If you just purchased a new betta fish from Josh’s Frogs and you’re totally new to fish and unsure what to expect next, have no fear! This blog will walk you through the first week of your new betta’s life, answering some of the most commonly asked questions and introducing you to aquarium upkeep.
When you place your order for a new betta, you want to have done your research, checked out our care sheet, and have an aquarium set up and ready for your new pet. If you haven’t done this and are considering ordering a betta from Josh’s Frogs, be sure to start now. The product description and care sheet blog will walk you through what a betta needs to thrive. You can also order a betta kit from us set to arrive at least a week or two before you plan on getting your fish.
As with any aquarium, a betta aquarium should be set up 24-48 hours prior to the first inhabitants being introduced. However, if you can stand to wait a week after setting up, this will even better ensure everything is safe with your filter, heater, lights, and water parameters. If you don’t have a water testing kit or access to a pet shop that will test your water, you will want to order one of these as well. This will tell you if your water is safe to add your new betta, and help you track the nitrogen cycle, which is crucial to your aquarium’s success. You will also want to order a small siphon and have an aquarium specific bucket for performing your water changes after you receive your betta.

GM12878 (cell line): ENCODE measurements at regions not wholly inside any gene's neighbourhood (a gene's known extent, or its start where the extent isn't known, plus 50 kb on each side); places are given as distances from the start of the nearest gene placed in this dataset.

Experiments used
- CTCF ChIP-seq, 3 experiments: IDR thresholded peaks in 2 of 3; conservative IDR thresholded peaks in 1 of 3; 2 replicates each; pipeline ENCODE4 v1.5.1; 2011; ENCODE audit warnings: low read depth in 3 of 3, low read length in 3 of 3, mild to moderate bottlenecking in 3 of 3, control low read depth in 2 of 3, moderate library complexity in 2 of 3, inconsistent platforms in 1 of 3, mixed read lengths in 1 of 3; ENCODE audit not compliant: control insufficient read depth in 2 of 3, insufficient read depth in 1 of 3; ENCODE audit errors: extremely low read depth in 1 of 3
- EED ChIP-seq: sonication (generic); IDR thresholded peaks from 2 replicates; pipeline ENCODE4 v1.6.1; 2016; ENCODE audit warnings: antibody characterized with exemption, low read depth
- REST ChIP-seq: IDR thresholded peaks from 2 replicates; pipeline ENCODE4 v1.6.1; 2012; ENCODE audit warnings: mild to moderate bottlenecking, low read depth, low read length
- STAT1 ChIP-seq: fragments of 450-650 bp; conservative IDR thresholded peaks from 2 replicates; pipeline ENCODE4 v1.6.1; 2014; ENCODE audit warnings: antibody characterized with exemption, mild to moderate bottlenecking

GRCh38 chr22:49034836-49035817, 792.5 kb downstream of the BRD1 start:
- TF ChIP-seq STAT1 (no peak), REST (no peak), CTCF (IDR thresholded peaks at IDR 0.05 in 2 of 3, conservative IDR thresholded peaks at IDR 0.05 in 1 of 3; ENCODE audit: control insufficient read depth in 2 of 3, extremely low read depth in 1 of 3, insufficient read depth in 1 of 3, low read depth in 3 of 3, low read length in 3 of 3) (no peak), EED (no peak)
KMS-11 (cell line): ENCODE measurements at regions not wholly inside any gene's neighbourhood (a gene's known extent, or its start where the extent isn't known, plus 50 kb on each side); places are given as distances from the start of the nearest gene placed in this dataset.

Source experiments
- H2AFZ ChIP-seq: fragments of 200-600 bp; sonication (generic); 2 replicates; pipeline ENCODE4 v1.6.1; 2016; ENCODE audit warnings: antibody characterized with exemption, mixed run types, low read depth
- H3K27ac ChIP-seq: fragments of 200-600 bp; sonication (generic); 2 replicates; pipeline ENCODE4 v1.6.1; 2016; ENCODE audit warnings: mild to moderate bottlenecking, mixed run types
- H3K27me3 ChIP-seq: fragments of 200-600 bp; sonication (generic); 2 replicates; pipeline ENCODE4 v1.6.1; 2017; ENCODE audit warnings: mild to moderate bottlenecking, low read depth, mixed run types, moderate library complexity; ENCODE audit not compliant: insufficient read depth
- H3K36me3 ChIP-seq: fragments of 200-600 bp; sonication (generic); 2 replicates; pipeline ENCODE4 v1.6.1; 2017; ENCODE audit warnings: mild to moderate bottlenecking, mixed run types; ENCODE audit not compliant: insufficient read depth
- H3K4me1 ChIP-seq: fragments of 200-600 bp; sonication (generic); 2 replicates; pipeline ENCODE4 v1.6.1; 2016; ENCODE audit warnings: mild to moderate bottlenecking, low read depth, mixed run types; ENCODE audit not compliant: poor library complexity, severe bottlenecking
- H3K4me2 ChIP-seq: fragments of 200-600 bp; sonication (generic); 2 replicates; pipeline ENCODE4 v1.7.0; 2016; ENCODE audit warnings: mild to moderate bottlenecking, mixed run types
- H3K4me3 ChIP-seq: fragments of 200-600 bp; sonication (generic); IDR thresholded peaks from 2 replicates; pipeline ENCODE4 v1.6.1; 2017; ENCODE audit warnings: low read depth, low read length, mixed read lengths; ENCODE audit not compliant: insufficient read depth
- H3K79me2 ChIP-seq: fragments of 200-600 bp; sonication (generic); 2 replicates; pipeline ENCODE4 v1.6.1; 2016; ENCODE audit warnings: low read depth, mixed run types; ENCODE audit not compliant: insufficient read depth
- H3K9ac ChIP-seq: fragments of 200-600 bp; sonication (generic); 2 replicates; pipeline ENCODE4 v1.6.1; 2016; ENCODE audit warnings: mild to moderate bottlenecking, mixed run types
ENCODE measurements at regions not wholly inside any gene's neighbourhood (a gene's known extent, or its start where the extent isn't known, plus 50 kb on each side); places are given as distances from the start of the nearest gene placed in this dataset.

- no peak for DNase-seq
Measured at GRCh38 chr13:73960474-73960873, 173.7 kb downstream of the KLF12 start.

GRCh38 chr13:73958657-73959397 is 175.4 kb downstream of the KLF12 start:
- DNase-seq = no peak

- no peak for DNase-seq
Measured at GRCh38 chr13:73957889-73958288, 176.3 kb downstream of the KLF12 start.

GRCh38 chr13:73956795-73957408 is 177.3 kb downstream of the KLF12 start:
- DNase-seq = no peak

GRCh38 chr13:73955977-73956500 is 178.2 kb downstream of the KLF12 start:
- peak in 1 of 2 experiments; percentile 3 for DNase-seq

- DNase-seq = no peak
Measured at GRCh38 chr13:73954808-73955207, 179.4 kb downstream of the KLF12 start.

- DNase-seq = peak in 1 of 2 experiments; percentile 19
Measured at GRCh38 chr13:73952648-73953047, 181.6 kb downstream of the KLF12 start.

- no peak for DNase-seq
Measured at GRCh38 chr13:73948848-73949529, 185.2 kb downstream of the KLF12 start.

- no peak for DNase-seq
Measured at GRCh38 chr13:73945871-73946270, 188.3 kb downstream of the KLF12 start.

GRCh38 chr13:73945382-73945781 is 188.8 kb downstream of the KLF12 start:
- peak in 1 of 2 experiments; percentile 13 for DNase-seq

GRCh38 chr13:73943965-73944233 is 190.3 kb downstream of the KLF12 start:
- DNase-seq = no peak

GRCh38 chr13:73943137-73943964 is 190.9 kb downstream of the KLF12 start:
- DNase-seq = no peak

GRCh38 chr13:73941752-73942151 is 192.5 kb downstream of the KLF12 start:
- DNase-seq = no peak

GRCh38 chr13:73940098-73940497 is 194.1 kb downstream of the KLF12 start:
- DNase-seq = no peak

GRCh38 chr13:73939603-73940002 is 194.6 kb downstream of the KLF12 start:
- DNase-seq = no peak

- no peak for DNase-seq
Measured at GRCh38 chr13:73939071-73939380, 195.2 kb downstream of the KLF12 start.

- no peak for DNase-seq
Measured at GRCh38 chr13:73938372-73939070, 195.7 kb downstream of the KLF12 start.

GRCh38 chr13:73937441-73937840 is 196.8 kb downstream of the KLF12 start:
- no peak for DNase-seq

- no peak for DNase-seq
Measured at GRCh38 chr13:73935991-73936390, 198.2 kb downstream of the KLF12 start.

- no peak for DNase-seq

Once you’ve ordered your betta with us, you will want to make sure you also order his food or have that on hand. All of our bettas are feeding on pellets at the time of purchase, though you may choose to supplement their diet with flakes, frozen bloodworms, live fruit flies or even the occasional offering of white worms. You can always add this stuff later, but you definitely want to at least have the betta pellets at the time of purchase.
You will also want to double check water parameters, making sure that ammonia/nitrites are zero and also check that the heater is functioning properly (you will want to check temps daily as a habit to keep tabs on this). If you can keep the temperature between 76-82 degrees fahrenheit, your betta will appreciate it. Ideally, your betta aquarium should be primed and ready to go when you order. If anything is off, you may need to replace equipment or reach out to us to remedy.
Unpack the box and inspect your betta. If anything is alarming with the packaging or the health of the fish, document this immediately and reach out to us. We have a 3 day live arrival guarantee on all of our live animals, fish included. Once you’re satisfied that the fish is healthy and has arrived in one piece, you can start acclimation. The easiest method is to turn off all lights and float the bag the fish arrived in into the aquarium. After 10-15 minutes of floating, cut open the bag and introduce a small amount (10% increase in volume) of aquarium water. Continue to float the bag and introduce aquarium water (10% increase) in 10 minute intervals until a half an hour or more has passed. Be careful that the fish is able to breathe from the surface of the water in the bag throughout this process.